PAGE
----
The ridiculous, the inane, and the sickening. Wasn’t this just fussy of me today? Who knows; maybe it’s due to my having to reactivate my 4:45 a.m. daily alarm. I have it so tough, you know. ;-)

It’s been a fantastic winter break. Now it’s back to the insanity: the nonstop race to get through May. Once I’m there, we’re good! Ready, steady…

Odyssey 2016

2 January, 2016
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On the banks of the peaceful Potomac…

Virginia remains the only state out of the lower 48 that the Thriller has not visited. Time to check it off the list. And I reminded him that since he co-owns all the government buildings in DC, we should make sure he visits them as well. Yay! Mr. Jackson Goes to Washington.

The last time I saw DC was 1980-something, so I’m looking forward to going back. We sat down on Thursday evening and mapped out/narrowed down the list of things we want to see in the time frame we have, and came up with what I think will be a lovely — albeit very busy — getaway, featuring visits to:

That’s a lot to cram into five days and four nights, but we’ll do what we can. And I’m sure security to get in anywhere will be nuts. It’s OK, though. We’re excited to see everything, and we plan to make full use of the nice transit system of trains and buses. After a dozen different subway trains in New York City, and the New Jersey Transit white-knucklers through the Lincoln Tunnel (Did you hear about the guy who did a triple gainer right out the windshield the other day? Holy cats.), the DC Metro will be a ride in the park.

There’s also a new twist for us this year with regard to lodging. I have seen some expensive hotel rooms in my life, but criminetly, a decent room anywhere in the DC area is outrageously, frightfully out of our league. So we’re using Airbnb, and I must say we’re having fun looking at all the possibilities.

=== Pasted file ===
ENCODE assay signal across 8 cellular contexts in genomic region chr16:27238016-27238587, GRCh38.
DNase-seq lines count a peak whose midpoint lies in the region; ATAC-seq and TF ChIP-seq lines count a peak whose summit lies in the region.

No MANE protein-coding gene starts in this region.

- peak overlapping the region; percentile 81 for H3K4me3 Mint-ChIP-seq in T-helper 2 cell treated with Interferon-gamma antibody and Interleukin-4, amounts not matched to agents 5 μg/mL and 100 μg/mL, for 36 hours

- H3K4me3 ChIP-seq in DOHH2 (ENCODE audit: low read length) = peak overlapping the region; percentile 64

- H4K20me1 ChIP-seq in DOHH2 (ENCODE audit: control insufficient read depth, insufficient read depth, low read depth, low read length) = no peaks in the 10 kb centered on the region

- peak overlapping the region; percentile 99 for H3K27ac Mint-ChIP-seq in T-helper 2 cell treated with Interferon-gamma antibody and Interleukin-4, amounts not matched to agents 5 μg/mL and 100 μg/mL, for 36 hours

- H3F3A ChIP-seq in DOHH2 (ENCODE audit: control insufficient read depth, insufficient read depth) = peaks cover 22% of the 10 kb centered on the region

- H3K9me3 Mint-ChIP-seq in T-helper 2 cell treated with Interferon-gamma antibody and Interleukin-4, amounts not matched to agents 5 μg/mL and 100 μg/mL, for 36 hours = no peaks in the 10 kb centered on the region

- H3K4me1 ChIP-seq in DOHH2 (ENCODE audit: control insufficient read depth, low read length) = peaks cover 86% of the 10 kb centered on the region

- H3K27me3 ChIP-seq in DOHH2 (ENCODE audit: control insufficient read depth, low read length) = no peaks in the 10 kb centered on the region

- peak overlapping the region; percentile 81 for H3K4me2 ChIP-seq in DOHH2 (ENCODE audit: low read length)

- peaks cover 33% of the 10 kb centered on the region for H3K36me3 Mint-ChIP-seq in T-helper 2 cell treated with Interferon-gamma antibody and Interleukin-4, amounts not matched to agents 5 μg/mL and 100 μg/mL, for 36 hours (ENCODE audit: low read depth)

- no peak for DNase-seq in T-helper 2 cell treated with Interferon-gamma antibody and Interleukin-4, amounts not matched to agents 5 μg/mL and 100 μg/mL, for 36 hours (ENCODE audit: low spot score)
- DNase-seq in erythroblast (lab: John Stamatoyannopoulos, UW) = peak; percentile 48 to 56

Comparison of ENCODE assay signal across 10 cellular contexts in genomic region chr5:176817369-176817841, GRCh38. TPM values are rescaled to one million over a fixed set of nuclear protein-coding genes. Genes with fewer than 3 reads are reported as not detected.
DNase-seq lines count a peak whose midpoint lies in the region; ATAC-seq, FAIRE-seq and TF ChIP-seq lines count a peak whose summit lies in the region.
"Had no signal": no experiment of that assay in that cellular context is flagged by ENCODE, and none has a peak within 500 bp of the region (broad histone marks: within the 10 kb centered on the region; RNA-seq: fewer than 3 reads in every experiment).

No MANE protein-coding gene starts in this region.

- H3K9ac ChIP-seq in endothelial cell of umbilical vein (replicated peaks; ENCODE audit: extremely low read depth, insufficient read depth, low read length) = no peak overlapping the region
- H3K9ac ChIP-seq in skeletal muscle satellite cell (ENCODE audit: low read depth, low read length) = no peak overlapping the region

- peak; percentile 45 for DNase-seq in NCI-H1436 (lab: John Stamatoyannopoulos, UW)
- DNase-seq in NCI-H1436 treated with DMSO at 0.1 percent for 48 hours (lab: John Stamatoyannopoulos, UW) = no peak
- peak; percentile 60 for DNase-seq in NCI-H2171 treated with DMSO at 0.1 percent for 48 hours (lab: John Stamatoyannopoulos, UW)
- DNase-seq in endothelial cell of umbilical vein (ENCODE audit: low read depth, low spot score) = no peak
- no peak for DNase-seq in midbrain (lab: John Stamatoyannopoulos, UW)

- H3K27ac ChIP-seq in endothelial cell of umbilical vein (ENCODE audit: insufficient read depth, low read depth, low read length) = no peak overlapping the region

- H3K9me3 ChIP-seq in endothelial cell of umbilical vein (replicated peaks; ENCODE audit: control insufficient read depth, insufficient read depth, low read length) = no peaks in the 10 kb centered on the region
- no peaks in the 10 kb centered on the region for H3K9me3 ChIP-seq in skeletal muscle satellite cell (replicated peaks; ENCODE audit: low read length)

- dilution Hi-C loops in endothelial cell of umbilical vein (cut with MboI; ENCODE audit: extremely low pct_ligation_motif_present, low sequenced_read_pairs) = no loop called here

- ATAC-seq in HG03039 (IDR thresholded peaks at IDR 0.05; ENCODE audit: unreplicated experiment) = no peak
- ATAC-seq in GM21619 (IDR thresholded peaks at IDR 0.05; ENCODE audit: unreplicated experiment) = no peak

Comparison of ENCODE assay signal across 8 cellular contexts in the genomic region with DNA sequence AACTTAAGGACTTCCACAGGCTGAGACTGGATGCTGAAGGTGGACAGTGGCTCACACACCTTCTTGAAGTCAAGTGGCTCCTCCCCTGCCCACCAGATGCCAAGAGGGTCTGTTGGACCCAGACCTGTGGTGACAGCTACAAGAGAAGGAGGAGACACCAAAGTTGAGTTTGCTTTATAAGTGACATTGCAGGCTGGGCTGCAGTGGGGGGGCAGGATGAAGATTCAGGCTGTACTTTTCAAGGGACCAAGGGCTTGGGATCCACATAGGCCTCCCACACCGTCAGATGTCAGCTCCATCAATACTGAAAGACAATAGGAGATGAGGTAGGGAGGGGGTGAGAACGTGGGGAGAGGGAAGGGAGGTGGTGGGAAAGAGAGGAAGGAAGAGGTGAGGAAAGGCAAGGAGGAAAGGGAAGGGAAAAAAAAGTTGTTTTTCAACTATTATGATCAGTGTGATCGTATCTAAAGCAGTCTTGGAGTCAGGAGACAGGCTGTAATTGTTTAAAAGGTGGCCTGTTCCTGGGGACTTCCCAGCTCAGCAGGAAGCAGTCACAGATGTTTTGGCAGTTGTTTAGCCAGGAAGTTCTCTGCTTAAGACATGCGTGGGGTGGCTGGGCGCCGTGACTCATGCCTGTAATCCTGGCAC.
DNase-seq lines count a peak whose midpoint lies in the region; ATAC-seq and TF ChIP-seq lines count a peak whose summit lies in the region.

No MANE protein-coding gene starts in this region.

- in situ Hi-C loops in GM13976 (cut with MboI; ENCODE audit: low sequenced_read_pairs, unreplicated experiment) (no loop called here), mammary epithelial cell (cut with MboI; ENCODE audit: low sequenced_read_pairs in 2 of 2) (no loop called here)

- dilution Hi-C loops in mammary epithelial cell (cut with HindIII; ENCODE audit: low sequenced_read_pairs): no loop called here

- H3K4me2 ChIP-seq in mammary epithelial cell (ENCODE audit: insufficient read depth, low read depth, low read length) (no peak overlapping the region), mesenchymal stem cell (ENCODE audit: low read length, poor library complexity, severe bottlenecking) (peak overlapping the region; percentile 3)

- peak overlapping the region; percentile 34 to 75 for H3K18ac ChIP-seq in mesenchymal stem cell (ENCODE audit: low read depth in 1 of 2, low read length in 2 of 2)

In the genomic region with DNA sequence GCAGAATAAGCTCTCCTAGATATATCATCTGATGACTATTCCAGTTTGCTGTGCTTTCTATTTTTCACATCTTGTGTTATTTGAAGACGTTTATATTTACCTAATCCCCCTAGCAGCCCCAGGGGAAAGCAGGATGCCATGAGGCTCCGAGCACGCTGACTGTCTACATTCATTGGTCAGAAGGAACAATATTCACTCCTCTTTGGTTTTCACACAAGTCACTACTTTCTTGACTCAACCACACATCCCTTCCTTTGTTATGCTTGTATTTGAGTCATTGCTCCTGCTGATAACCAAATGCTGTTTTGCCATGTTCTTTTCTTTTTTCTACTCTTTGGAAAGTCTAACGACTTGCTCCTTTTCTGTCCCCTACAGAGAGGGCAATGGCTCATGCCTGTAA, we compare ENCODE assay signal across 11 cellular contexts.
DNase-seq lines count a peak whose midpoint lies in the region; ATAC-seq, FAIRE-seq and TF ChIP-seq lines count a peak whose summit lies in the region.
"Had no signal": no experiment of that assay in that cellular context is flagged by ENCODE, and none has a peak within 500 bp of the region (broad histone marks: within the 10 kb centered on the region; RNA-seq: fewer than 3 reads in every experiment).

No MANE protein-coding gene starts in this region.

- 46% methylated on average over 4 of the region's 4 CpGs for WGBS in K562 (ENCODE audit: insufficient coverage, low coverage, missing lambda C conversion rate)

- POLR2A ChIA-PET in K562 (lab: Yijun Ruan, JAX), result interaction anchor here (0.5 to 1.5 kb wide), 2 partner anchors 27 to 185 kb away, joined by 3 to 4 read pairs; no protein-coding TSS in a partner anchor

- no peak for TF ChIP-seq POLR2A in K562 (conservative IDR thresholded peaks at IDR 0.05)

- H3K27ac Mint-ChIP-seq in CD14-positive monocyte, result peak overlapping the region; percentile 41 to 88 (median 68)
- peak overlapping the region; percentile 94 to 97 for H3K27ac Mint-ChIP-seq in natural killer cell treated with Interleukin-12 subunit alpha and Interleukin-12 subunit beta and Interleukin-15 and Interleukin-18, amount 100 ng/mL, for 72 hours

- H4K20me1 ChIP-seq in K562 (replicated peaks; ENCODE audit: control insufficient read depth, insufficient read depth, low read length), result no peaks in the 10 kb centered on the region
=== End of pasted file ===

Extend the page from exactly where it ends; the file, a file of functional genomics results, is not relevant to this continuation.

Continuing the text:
Of course, a visit to Virginia wouldn’t be complete without taking in the beauty of the Blue Ridge Mountains and Shenandoah River Valley. We plan to make reservations at the mountaintop Skyland Resort for two days of leisurely hikes on the Appalachian Trail, shopping and eating along Skyline Drive, enjoying warm drinks under the stars on a cool night, and lots of amateur photography of the breathtaking views.

And hopefully no bears.

Does that sound like a fun Odyssey? We think it will be. We’ll get to enjoy the best of both vacation “worlds,” in that we’ll experience the craziness of the city, and also the serenity of being hidden away in the mountains.

But first, I have to get through the rest of the school year, which, amazingly, starts back up in 48 short hours. Allons! Onward to July. :-)

Happy weekend!

Year 20

31 December, 2015
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A few small changes between then and now.

Cuppla small changes between then and now.

That’s what we’re starting today, the Thriller and I. Nineteen years in the books. Crazy, man.

And he hasn’t run out of the house and into the street screaming yet. Imagine that. Life is not easy with the likes of me, what with shows taking me away from home regularly during the school year, my being the quintessential insecure artist train wreck, and generally functioning as his polar opposite in many ways:

  • I could leave the dishes in the sink overnight and not think about it for two more days. He has to have them taken care of.
  • I’d let the laundry pile up and do it once a week. He likes to keep at it so it’s always at a minimum.
  • I’m an avid reader; he’d rather watch TV for relaxation.
  • He likes to put up Christmas lights; I couldn’t care less about it.
  • Our politics are not quite aligned.
  • He likes ghostie and Bigfoot shows, while I think they’re ridiculous (and he likely thinks the same about all my crazy dramas on the DVR, but doesn’t feel the need to poke fun at them…hmmm…I need to work on that).
  • He’s a processor; a thinker. He’s good with numbers. I’m…well, everything that’s not that. :-D
  • Basically, he’s this and I’m this.